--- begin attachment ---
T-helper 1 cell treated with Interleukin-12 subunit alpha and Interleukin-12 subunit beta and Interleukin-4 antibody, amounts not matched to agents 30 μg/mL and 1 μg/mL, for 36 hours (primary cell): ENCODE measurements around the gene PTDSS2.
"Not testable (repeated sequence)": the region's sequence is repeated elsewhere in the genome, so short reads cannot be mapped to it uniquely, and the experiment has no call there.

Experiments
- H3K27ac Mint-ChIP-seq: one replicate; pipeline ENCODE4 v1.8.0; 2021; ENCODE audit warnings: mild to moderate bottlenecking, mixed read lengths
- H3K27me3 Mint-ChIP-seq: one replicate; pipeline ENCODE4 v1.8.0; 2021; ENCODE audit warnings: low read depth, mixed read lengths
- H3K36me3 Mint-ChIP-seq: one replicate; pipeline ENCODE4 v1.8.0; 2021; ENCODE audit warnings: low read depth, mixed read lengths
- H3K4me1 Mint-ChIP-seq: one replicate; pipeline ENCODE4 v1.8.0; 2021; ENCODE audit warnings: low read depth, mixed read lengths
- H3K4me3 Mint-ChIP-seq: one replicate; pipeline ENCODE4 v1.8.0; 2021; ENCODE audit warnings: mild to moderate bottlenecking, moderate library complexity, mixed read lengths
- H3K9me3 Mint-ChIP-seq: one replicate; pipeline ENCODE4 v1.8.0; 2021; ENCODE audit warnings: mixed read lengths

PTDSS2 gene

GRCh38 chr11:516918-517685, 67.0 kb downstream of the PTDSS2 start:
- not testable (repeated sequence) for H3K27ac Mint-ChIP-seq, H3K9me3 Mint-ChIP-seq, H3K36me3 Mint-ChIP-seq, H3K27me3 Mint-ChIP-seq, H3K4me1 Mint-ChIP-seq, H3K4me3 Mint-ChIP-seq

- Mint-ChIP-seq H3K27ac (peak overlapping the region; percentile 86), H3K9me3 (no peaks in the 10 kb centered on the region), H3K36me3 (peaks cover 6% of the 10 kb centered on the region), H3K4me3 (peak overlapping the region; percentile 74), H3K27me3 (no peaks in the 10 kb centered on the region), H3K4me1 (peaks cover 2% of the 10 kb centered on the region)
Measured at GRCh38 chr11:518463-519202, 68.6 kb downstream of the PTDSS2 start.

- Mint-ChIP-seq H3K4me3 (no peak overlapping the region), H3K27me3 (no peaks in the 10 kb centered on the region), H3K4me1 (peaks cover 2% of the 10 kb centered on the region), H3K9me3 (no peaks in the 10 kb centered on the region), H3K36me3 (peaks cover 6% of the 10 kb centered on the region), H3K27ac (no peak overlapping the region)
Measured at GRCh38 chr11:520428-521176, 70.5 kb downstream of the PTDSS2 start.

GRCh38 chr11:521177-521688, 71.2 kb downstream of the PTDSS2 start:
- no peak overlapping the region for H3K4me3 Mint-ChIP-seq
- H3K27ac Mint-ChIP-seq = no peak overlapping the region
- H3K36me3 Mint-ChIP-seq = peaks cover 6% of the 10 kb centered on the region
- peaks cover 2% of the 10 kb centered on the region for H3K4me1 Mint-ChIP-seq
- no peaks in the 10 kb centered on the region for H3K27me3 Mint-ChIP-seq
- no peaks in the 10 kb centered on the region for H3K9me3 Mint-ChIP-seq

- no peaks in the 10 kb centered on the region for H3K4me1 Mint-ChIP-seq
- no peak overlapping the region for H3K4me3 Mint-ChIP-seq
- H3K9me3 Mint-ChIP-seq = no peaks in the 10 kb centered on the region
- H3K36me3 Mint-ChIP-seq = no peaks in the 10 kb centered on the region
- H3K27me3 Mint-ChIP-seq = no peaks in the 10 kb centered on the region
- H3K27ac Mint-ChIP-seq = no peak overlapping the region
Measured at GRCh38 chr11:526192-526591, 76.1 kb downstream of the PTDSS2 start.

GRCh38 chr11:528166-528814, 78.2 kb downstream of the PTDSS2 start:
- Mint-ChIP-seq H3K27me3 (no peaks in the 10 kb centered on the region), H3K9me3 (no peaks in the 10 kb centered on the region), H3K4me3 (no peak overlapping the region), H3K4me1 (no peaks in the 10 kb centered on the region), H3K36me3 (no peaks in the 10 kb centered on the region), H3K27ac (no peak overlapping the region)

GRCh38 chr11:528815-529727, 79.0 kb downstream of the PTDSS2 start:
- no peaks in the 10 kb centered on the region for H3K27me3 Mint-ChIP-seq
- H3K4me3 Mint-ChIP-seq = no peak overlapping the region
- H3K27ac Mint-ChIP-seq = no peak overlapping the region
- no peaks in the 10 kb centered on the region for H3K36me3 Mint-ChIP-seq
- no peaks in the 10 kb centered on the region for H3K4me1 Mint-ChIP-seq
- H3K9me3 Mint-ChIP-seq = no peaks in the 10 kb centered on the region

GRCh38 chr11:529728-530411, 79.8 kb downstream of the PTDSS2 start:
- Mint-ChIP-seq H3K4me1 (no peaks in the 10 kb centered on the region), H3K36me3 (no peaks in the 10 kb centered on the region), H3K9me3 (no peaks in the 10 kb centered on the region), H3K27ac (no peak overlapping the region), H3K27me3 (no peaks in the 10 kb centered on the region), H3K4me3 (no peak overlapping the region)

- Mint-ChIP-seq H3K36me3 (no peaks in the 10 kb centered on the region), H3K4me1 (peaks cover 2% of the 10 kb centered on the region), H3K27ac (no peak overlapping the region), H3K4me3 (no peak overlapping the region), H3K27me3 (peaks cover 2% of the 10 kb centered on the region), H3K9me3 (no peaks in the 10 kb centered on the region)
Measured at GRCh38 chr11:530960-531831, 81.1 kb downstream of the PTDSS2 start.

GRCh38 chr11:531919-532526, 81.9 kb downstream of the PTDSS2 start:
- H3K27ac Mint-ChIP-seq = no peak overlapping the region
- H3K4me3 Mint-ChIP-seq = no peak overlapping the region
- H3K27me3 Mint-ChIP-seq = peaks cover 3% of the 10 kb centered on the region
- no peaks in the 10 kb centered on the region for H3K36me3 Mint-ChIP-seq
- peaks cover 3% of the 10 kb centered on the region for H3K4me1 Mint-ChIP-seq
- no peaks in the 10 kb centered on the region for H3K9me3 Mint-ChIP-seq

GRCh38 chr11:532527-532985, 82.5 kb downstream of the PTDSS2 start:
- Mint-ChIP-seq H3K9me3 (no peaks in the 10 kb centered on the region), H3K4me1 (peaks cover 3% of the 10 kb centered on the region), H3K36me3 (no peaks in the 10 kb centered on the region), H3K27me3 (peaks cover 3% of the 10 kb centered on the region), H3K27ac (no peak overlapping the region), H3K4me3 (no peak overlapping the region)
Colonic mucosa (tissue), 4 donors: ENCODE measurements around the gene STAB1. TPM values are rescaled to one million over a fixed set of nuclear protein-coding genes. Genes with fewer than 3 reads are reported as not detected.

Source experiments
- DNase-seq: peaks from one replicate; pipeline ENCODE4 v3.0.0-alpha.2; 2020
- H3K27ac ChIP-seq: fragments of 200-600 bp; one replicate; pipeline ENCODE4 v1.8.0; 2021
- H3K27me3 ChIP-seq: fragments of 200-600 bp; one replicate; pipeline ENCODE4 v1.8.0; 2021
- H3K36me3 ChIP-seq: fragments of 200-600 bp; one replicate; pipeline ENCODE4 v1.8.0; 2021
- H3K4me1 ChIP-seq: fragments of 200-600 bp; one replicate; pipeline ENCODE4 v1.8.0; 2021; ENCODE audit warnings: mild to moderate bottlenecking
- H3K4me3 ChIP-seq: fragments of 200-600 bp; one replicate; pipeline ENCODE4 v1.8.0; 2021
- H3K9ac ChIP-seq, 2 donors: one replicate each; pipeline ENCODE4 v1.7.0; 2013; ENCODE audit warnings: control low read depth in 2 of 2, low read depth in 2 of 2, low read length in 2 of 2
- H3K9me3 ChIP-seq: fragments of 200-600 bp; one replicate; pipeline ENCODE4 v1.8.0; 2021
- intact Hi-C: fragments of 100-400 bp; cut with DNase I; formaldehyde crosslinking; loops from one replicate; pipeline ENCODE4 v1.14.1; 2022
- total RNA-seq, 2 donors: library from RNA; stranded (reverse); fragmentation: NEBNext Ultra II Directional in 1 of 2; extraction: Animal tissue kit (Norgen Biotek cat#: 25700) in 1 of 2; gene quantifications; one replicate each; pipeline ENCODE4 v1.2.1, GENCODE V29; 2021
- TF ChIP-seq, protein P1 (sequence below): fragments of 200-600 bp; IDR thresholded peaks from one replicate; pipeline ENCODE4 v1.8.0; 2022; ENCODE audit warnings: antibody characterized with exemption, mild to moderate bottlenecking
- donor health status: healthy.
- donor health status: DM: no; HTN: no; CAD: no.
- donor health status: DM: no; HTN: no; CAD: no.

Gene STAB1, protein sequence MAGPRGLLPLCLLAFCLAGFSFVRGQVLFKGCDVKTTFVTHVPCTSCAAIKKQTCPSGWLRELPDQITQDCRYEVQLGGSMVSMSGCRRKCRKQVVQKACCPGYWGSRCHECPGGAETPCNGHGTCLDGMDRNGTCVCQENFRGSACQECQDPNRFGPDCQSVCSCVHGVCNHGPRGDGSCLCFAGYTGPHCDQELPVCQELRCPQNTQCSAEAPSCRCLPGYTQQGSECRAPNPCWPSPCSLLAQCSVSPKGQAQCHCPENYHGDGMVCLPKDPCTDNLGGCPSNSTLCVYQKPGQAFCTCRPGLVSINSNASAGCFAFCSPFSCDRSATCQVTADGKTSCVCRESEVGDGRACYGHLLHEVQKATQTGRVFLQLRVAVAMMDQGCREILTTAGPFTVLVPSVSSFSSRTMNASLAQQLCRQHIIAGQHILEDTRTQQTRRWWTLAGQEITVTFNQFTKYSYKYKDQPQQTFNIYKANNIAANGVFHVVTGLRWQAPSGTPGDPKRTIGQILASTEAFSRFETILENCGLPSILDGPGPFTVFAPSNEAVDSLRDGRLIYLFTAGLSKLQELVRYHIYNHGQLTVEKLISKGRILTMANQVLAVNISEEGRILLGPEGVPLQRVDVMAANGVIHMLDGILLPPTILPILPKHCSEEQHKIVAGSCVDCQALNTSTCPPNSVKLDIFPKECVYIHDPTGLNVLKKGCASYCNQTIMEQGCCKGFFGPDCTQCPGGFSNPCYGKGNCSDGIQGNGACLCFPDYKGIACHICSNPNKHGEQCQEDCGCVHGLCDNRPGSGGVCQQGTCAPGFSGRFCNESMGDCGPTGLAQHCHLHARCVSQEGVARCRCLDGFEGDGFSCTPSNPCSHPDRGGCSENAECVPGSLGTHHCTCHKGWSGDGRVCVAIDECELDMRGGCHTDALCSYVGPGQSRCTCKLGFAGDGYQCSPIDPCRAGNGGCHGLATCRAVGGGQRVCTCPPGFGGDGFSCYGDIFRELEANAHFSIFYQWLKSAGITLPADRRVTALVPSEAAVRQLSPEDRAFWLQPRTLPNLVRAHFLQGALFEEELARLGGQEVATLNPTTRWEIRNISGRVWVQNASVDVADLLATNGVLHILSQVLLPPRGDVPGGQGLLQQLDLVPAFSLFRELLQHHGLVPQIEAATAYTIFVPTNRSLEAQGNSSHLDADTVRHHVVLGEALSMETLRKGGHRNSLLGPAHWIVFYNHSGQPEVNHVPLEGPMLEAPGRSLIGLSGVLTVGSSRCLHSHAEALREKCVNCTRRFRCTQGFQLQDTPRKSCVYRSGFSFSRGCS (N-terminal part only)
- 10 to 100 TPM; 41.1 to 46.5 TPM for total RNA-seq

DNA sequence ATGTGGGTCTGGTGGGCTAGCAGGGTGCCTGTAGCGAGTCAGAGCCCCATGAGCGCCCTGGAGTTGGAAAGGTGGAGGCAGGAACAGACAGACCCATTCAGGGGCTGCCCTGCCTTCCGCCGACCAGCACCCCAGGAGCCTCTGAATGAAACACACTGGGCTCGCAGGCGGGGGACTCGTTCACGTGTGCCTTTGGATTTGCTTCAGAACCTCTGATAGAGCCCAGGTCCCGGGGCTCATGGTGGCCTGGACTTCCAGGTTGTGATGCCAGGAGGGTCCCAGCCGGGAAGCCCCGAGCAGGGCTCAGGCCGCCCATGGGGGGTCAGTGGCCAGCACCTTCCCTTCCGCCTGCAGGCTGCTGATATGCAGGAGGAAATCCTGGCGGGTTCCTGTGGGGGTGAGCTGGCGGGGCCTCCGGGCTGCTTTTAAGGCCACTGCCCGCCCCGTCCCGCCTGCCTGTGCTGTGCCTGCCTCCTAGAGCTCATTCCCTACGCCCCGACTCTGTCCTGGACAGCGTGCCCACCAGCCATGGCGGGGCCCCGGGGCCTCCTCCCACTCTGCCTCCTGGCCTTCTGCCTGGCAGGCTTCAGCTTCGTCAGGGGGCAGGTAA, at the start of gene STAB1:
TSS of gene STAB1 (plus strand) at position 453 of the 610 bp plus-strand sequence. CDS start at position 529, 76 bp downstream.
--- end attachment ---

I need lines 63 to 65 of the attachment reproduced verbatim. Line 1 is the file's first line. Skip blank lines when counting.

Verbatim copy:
- intact Hi-C: fragments of 100-400 bp; cut with DNase I; formaldehyde crosslinking; loops from one replicate; pipeline ENCODE4 v1.14.1; 2022
- total RNA-seq, 2 donors: library from RNA; stranded (reverse); fragmentation: NEBNext Ultra II Directional in 1 of 2; extraction: Animal tissue kit (Norgen Biotek cat#: 25700) in 1 of 2; gene quantifications; one replicate each; pipeline ENCODE4 v1.2.1, GENCODE V29; 2021
- TF ChIP-seq, protein P1 (sequence below): fragments of 200-600 bp; IDR thresholded peaks from one replicate; pipeline ENCODE4 v1.8.0; 2022; ENCODE audit warnings: antibody characterized with exemption, mild to moderate bottlenecking